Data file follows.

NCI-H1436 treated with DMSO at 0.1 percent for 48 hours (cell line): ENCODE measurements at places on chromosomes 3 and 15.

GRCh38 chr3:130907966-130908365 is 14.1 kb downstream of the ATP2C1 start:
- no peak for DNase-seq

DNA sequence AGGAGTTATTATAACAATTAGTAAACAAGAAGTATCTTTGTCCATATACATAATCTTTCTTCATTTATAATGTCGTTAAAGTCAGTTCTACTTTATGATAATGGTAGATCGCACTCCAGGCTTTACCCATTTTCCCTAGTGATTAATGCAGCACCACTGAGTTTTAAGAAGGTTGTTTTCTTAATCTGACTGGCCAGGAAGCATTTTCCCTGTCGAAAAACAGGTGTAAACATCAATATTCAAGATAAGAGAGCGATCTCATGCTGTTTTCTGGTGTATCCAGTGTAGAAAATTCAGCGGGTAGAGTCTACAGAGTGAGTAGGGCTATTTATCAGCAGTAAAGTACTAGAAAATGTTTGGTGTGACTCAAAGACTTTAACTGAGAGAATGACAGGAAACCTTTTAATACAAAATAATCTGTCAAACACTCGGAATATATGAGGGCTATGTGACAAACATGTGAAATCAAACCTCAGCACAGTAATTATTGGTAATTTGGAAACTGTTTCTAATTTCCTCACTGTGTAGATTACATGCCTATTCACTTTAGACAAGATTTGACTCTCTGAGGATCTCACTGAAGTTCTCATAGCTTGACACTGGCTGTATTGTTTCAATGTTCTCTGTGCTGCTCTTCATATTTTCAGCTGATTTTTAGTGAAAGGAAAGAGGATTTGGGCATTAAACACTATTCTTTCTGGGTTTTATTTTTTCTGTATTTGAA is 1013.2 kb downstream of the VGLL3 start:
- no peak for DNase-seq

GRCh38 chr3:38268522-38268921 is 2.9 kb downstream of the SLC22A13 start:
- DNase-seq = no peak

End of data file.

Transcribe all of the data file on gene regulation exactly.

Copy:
NCI-H1436 treated with DMSO at 0.1 percent for 48 hours (cell line): ENCODE measurements at places on chromosomes 3 and 15.

GRCh38 chr3:130907966-130908365 is 14.1 kb downstream of the ATP2C1 start:
- no peak for DNase-seq

DNA sequence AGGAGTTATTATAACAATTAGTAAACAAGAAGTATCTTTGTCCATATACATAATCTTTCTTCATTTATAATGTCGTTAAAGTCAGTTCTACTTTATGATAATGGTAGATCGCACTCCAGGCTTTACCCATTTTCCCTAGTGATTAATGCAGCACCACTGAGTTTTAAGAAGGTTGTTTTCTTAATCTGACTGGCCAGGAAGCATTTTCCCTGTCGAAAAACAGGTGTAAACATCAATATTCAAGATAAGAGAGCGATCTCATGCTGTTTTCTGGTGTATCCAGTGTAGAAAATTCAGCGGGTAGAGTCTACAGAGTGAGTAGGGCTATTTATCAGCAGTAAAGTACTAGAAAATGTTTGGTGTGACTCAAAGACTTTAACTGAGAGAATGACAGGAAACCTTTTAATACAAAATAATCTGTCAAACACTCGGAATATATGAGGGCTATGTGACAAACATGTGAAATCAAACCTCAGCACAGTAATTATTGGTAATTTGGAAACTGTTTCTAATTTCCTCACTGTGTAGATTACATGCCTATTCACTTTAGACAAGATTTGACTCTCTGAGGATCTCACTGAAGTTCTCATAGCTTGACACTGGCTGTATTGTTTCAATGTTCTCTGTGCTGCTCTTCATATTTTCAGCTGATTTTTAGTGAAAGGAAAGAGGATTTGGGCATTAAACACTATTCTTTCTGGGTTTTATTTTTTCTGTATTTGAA is 1013.2 kb downstream of the VGLL3 start:
- no peak for DNase-seq

GRCh38 chr3:38268522-38268921 is 2.9 kb downstream of the SLC22A13 start:
- DNase-seq = no peak